The defendants also contended that Cordts-Auth had a conflict of interest, because she was asserting on behalf of the LLC its claims against alleged wrongdoers, while at the same time pursuing her own personal claims directly against the LLC. The court dismissed that contention, because Cordts-Auth no longer held any interest in Crunk and would not receive any return as a member from the LLC’s claims.
The court found that Cordts-Auth’s complaint satisfied the particularity requirement, because it had adequate details about her demands and included copies of two demand letters she had sent to the defendants. But the substance of her demand was inadequate because it did not clearly relate to the derivative claims she was seeking to assert. She had demanded documents and information about the Crunk sale but had not mentioned potential causes of action or damages.
Cordts-Auth argued that demand would have been futile, which can excuse a failure to make demand. The court rejected this argument because Cordts-Auth did not fail to make a demand, but rather had made an inadequate demand that was refused by management. “Accordingly, the Court finds that Plaintiff has not satisfied the demand requirement, as required under New York law, and that she therefore may not pursue her derivative claims.” Cordts-Auth, 2011 U.S. Dist. LEXIS 109600, at *48.
Substance of Claims. After holding that Cordts-Auth’s derivative claims failed both because she lacked standing and because she had not satisfied either of the demand requirements (particularity and adequacy), the court then discussed the substance of some of her derivative claims in a long footnote 14. Id. at *48-53. The court didn’t rule on those issues, but expressed its skepticism about their viability.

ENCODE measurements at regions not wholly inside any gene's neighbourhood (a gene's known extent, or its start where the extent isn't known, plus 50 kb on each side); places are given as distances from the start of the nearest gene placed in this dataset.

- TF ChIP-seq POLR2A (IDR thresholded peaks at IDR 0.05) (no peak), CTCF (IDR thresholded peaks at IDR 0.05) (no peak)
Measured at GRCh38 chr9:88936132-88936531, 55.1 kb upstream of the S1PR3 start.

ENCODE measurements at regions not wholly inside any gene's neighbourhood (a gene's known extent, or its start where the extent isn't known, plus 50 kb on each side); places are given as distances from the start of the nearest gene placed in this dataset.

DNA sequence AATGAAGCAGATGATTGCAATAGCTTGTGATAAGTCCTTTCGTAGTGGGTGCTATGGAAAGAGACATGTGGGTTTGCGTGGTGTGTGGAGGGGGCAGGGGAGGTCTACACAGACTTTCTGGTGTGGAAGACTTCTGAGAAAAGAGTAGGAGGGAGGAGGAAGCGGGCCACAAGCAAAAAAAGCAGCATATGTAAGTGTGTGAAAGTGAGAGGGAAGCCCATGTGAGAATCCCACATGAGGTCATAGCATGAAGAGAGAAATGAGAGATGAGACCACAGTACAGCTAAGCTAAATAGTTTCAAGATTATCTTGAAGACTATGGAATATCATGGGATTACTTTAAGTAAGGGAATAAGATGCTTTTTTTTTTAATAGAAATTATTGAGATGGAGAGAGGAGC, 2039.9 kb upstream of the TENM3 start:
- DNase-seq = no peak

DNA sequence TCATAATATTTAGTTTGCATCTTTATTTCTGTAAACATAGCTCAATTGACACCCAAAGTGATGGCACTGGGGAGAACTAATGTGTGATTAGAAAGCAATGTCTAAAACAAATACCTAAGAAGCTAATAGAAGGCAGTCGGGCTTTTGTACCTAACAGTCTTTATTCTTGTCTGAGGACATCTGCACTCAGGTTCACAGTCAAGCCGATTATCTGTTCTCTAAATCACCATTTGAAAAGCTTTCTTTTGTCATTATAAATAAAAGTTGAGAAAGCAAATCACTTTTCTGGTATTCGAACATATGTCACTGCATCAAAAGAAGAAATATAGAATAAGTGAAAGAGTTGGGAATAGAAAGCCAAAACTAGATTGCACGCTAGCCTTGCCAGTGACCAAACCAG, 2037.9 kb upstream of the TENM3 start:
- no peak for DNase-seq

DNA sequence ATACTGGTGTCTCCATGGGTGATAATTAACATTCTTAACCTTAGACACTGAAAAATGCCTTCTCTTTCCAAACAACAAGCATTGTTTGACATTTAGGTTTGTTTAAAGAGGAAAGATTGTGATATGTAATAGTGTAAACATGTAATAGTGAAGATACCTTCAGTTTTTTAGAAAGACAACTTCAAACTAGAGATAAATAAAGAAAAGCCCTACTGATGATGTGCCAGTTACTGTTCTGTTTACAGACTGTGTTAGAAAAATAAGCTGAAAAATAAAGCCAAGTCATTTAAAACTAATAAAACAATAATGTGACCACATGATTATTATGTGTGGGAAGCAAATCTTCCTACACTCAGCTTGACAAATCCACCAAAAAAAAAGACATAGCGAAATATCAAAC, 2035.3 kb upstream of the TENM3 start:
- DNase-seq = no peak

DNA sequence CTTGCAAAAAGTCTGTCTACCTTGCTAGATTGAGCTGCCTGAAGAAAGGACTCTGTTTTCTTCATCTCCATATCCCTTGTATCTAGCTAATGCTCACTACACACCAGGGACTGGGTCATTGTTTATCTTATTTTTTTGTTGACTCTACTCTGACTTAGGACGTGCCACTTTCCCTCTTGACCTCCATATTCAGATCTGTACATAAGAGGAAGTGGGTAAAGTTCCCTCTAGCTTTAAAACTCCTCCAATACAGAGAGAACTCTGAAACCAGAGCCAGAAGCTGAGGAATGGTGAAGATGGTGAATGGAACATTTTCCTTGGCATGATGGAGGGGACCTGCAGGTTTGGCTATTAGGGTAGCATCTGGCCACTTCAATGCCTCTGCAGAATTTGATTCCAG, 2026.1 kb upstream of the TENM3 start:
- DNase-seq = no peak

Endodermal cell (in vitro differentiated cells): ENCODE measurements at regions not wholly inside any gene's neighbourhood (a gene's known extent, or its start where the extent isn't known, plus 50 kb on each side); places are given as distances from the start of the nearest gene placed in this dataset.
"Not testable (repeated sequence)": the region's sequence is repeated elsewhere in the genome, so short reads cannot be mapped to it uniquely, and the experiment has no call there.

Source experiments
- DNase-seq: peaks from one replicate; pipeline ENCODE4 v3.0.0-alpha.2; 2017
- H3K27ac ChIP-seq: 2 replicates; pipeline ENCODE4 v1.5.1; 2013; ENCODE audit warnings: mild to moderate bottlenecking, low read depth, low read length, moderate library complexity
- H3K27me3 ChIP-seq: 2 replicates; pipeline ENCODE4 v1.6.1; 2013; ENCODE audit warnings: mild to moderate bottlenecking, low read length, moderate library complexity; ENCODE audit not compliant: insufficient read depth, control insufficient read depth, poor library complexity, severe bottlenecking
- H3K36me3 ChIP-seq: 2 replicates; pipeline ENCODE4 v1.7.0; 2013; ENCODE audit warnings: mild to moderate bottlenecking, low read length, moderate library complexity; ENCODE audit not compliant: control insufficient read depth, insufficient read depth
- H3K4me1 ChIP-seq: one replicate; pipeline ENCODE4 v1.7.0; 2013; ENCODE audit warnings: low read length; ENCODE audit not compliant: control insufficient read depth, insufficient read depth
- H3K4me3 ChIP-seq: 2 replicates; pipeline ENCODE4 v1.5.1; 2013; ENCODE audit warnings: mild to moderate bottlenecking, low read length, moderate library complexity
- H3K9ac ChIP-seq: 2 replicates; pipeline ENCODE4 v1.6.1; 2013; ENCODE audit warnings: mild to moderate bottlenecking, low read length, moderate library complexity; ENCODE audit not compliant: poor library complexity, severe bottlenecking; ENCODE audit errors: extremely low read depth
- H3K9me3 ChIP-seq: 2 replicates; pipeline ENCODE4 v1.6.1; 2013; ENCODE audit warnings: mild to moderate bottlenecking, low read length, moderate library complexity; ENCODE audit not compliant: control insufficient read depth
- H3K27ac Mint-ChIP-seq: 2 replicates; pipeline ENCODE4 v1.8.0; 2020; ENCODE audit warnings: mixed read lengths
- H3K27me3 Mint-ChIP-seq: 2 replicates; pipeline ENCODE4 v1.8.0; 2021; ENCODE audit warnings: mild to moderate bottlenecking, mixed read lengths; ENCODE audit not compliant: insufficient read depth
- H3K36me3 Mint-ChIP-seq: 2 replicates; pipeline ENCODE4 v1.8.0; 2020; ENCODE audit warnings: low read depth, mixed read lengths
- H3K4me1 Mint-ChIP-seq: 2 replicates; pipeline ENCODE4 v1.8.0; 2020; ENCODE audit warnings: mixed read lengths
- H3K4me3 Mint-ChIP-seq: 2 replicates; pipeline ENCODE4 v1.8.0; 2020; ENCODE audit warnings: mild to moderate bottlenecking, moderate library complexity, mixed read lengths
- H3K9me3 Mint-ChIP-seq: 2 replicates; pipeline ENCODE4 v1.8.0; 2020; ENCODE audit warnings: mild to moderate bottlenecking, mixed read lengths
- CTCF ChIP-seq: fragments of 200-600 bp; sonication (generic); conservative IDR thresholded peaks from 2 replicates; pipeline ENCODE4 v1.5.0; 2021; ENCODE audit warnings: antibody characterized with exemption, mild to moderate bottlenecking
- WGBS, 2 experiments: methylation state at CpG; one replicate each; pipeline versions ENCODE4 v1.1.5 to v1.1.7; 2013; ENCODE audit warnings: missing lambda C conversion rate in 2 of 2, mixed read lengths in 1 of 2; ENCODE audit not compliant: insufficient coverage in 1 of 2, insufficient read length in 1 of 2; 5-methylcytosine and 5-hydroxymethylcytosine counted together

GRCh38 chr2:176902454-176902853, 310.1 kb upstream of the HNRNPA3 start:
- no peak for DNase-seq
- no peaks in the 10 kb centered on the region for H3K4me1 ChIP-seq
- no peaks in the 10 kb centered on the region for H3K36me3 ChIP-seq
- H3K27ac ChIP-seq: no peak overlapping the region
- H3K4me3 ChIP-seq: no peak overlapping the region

Cordts-Auth claimed that both Crunk and Solvi breached fiduciary duties that they owed to her. Under New York law, corporations do not owe fiduciary duties to shareholders. Apparently no New York court has addressed the analogous issue for LLCs, but the court found it reasonable to extend the corporate rule to LLCs. Neither Crunk nor Solvi owed fiduciary duties to Cordts-Auth, so there could be no breach of fiduciary duties.
Cordts-Auth claimed that Solvi and the Solvi investors had tortiously interfered with her Crunk operating agreement, by inducing Crunk to sell its assets to Solvi in violation of the operating agreement. The court found it doubtful that Cordts-Auth could demonstrate that the Solvi investors induced the sale of Crunk to Solvi merely by investing in Solvi, and questioned whether the sale constituted a breach of the Crunk operating agreement.
Cordts-Auth also asserted a constructive trust claim, on the theory that her Performance Units were wrongfully transferred, but the court rejected that claim because the Performance Units were not transferred but were canceled when Crunk was dissolved.